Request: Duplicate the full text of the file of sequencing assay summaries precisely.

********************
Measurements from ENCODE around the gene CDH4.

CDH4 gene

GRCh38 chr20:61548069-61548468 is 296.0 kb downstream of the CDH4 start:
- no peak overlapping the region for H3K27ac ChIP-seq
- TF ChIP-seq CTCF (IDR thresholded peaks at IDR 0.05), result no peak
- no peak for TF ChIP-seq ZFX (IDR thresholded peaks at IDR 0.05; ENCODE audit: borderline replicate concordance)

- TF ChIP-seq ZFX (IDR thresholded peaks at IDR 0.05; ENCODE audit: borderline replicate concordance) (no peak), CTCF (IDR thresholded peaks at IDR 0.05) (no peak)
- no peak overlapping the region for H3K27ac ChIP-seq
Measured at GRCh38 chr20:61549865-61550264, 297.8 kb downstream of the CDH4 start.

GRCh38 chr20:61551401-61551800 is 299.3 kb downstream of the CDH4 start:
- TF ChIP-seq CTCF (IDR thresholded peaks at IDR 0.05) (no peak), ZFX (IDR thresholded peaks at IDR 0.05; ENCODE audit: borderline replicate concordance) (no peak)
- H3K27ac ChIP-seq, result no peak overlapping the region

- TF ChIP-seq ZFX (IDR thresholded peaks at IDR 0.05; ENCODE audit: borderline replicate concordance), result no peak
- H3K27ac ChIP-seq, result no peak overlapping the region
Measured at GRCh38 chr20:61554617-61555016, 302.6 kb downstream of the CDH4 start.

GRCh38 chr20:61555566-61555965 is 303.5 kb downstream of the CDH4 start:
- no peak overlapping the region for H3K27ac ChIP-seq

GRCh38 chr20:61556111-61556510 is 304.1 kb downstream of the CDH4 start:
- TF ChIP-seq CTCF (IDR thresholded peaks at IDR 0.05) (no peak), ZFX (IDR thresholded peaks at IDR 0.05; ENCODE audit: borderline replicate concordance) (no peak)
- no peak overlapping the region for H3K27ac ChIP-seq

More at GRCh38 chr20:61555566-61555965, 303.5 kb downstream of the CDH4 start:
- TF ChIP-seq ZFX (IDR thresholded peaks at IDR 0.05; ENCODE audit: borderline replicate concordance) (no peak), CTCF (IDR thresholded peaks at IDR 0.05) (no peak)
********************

Measurements from ENCODE around the gene CDH4.

CDH4 gene

GRCh38 chr20:61548069-61548468 is 296.0 kb downstream of the CDH4 start:
- no peak overlapping the region for H3K27ac ChIP-seq
- TF ChIP-seq CTCF (IDR thresholded peaks at IDR 0.05), result no peak
- no peak for TF ChIP-seq ZFX (IDR thresholded peaks at IDR 0.05; ENCODE audit: borderline replicate concordance)

- TF ChIP-seq ZFX (IDR thresholded peaks at IDR 0.05; ENCODE audit: borderline replicate concordance) (no peak), CTCF (IDR thresholded peaks at IDR 0.05) (no peak)
- no peak overlapping the region for H3K27ac ChIP-seq
Measured at GRCh38 chr20:61549865-61550264, 297.8 kb downstream of the CDH4 start.

GRCh38 chr20:61551401-61551800 is 299.3 kb downstream of the CDH4 start:
- TF ChIP-seq CTCF (IDR thresholded peaks at IDR 0.05) (no peak), ZFX (IDR thresholded peaks at IDR 0.05; ENCODE audit: borderline replicate concordance) (no peak)
- H3K27ac ChIP-seq, result no peak overlapping the region

- TF ChIP-seq ZFX (IDR thresholded peaks at IDR 0.05; ENCODE audit: borderline replicate concordance), result no peak
- H3K27ac ChIP-seq, result no peak overlapping the region
Measured at GRCh38 chr20:61554617-61555016, 302.6 kb downstream of the CDH4 start.

GRCh38 chr20:61555566-61555965 is 303.5 kb downstream of the CDH4 start:
- no peak overlapping the region for H3K27ac ChIP-seq

GRCh38 chr20:61556111-61556510 is 304.1 kb downstream of the CDH4 start:
- TF ChIP-seq CTCF (IDR thresholded peaks at IDR 0.05) (no peak), ZFX (IDR thresholded peaks at IDR 0.05; ENCODE audit: borderline replicate concordance) (no peak)
- no peak overlapping the region for H3K27ac ChIP-seq

More at GRCh38 chr20:61555566-61555965, 303.5 kb downstream of the CDH4 start:
- TF ChIP-seq ZFX (IDR thresholded peaks at IDR 0.05; ENCODE audit: borderline replicate concordance) (no peak), CTCF (IDR thresholded peaks at IDR 0.05) (no peak)